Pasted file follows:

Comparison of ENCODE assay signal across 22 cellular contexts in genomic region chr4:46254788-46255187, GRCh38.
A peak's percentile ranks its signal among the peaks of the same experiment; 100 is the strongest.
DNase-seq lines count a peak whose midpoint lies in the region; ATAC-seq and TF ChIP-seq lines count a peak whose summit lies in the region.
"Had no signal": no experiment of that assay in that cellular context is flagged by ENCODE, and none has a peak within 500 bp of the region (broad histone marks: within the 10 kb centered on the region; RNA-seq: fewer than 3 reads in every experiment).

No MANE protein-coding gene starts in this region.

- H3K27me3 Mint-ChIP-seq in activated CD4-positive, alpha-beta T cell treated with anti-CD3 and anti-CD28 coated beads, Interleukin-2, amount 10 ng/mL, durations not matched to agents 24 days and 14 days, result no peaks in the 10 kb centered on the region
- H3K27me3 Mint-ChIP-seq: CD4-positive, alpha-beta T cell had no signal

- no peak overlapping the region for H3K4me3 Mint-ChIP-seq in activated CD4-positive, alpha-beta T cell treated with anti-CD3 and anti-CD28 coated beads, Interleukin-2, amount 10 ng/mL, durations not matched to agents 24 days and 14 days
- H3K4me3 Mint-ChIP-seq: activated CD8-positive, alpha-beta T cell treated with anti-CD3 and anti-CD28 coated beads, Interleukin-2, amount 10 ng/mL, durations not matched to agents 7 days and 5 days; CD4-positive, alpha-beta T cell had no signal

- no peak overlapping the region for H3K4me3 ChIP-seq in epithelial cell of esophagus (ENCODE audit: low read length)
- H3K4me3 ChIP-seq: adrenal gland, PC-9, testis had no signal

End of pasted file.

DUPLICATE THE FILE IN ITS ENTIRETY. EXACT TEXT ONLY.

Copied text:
Comparison of ENCODE assay signal across 22 cellular contexts in genomic region chr4:46254788-46255187, GRCh38.
A peak's percentile ranks its signal among the peaks of the same experiment; 100 is the strongest.
DNase-seq lines count a peak whose midpoint lies in the region; ATAC-seq and TF ChIP-seq lines count a peak whose summit lies in the region.
"Had no signal": no experiment of that assay in that cellular context is flagged by ENCODE, and none has a peak within 500 bp of the region (broad histone marks: within the 10 kb centered on the region; RNA-seq: fewer than 3 reads in every experiment).

No MANE protein-coding gene starts in this region.

- H3K27me3 Mint-ChIP-seq in activated CD4-positive, alpha-beta T cell treated with anti-CD3 and anti-CD28 coated beads, Interleukin-2, amount 10 ng/mL, durations not matched to agents 24 days and 14 days, result no peaks in the 10 kb centered on the region
- H3K27me3 Mint-ChIP-seq: CD4-positive, alpha-beta T cell had no signal

- no peak overlapping the region for H3K4me3 Mint-ChIP-seq in activated CD4-positive, alpha-beta T cell treated with anti-CD3 and anti-CD28 coated beads, Interleukin-2, amount 10 ng/mL, durations not matched to agents 24 days and 14 days
- H3K4me3 Mint-ChIP-seq: activated CD8-positive, alpha-beta T cell treated with anti-CD3 and anti-CD28 coated beads, Interleukin-2, amount 10 ng/mL, durations not matched to agents 7 days and 5 days; CD4-positive, alpha-beta T cell had no signal

- no peak overlapping the region for H3K4me3 ChIP-seq in epithelial cell of esophagus (ENCODE audit: low read length)
- H3K4me3 ChIP-seq: adrenal gland, PC-9, testis had no signal